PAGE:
November 6, 2014 § 2 Comments

Spanish form of “John“.

Ganix, Jan, Joan, Juanito, Xuan, etc.

– Juan Tellamantez (called “Spanish Johnny“), a talented guitar player, one of the Mexican workmen who befriend Thea in The Song of the Lark by Willa Cather (written in 1915 and set in the 1890s).

– Juan Andrés y Morell (1740-1817), Spanish Jesuit author, critic, humanist, and priest..
– Juan José Arreola (1918-2001), Mexican humorist and writer.
– Juan Benet (1927-1993), Spanish writer.
– Juan Ramón Jiménez (1881-1958), Spanish poet.
– Juan Antonio Llorente (1756-1823), Spanish historian and writer.
– Juan Manuel, Prince of Villena (1282-1348), Spanish writer.
– Juan Francisco Manzano (1797-1854), Cuban author.
– Juan Montalvo (1832-1889), Ecuadorian author and essayist.
– Juan Carlos Onetti (1909-1994), Uruguayan novelist and short story writer.
– Juan Ruiz, Archpriest of Hita (ca. 1283-ca. 1350), Spanish poet.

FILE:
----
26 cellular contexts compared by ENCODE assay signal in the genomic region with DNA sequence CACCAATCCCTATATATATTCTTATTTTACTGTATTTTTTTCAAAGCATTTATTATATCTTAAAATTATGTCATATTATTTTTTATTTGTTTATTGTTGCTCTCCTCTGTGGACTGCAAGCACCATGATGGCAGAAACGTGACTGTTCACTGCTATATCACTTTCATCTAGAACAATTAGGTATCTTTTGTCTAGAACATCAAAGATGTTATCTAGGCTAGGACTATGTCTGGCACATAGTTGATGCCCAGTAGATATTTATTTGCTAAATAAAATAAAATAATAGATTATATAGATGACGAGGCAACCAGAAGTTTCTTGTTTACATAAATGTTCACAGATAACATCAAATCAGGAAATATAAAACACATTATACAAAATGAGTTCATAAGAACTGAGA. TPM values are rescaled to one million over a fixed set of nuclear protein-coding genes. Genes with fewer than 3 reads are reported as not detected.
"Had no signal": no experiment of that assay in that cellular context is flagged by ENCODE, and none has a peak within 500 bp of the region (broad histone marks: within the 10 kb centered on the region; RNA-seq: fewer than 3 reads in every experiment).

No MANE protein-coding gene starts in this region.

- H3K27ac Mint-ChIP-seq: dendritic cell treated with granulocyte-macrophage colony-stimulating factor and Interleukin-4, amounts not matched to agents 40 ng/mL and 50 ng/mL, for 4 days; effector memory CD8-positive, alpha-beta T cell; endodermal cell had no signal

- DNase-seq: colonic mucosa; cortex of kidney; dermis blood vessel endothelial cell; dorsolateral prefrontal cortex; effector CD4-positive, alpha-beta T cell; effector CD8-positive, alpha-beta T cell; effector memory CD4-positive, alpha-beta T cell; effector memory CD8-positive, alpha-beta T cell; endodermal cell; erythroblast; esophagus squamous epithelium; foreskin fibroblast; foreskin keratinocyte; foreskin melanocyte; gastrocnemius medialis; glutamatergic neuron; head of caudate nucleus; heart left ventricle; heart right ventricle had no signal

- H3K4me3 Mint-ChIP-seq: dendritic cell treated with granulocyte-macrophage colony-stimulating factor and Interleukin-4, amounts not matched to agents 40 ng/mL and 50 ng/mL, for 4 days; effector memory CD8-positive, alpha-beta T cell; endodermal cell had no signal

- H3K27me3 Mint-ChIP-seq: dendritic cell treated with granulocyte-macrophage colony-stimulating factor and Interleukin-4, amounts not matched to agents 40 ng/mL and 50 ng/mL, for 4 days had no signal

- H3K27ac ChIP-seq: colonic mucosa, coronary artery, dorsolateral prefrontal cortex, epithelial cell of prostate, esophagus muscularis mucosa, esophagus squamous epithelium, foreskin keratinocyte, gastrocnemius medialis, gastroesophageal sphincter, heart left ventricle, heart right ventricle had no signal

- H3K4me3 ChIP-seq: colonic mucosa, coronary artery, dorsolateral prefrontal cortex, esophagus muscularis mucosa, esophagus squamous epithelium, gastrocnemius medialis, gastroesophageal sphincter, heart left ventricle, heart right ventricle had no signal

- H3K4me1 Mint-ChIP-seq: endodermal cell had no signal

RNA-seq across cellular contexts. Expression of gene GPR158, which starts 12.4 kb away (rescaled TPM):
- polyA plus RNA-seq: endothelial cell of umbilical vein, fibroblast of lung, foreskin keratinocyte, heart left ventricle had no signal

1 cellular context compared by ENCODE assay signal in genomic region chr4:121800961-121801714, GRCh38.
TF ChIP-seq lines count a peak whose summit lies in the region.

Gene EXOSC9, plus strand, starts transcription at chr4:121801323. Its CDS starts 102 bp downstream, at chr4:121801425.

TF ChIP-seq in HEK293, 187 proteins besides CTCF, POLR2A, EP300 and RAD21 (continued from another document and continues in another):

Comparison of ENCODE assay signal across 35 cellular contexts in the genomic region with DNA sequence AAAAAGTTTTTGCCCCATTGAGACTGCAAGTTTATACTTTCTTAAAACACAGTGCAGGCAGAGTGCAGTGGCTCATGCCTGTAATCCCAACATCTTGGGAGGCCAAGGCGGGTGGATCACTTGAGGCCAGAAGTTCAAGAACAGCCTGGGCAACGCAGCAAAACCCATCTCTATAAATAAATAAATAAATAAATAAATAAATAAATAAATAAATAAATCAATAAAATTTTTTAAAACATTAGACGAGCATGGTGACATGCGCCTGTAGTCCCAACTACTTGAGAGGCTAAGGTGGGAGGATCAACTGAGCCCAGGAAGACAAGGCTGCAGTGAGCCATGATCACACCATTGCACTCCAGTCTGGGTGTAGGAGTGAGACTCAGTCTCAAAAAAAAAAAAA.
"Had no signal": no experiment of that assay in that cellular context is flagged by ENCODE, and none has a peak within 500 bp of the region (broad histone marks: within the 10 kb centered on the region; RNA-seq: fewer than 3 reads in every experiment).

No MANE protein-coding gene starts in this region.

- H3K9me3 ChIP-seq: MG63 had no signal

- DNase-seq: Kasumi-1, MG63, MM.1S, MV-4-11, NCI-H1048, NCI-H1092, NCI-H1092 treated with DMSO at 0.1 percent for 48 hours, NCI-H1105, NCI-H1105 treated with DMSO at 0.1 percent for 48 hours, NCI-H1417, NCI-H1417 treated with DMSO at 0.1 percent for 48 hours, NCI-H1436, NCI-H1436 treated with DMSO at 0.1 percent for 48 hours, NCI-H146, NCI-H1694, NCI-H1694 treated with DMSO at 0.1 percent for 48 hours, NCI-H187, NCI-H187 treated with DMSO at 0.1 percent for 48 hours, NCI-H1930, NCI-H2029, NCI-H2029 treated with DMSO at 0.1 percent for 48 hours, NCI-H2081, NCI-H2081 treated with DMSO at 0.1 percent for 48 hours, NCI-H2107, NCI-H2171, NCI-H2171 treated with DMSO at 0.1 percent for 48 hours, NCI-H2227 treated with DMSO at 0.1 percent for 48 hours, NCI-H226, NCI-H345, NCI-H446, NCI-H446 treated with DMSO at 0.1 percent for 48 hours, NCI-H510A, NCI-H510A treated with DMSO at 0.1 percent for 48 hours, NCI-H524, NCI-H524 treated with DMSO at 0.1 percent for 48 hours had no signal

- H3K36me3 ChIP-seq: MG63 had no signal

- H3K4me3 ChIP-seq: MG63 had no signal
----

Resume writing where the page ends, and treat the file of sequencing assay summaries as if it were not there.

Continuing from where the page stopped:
– Juan Perez Rulfo (1918-1986), Mexican novelist and short story writer.
– Juan Luis Vives (1493-1540), Spanish humanist, scholar, and writer.
– Juan Rodolfo Wilcock (1919-1978), Argentinian critic, poet, translator, and writer.



August 2, 2014 § 1 Comment

From Aramaic via Greek / Hebrew, meaning “son of Talmai (abounding in furrows)”.

Bart, Barth, Bartie, Bartlett, Bartley, Bartol, Barty, Bertok, Mees, Mies, Tolly, etc.

Rev. Bartholomew Irons, an “awakening man” befriended by Lady Southdown in Vanity Fair, by William Makepeace Thackeray (published in 1847-48, but set in the 1810s-20s).

Bartholomew of Lucca (also known as “Bartolomeo Fiadóni”, “Tolomeo da Lucca”, or “Ptolemy da Lucca”; c.1236-c.1327), Italian historian and monk.
Bartholomew Dowling (1823-1863), Irish author, editor, and poet, who sometimes published under the pen names “Masque” or “Southern”.
Bartholomew MacCarthy (1843-1904), Irish author, chronologist, curate, and scholar.
Bartholomew Mastrius (also known as “Bartholomaeus” or “Bartolomeo Mastri”; 1602-1673), Italian monk, philosopher, theologian, and writer.

– The poem “Bartholomew“, written by Norman Rowland Gale in the 1910s, starts: “Bartholomew is very sweet, / From sandy hair to rosy feet. / Bartholomew is six months old, / And dearer far than pearls or gold.”


August 2, 2014 § 14 Comments

From the same source as “Jacob”, from Hebrew, meaning “supplanter”, or possibly, “may God protect”.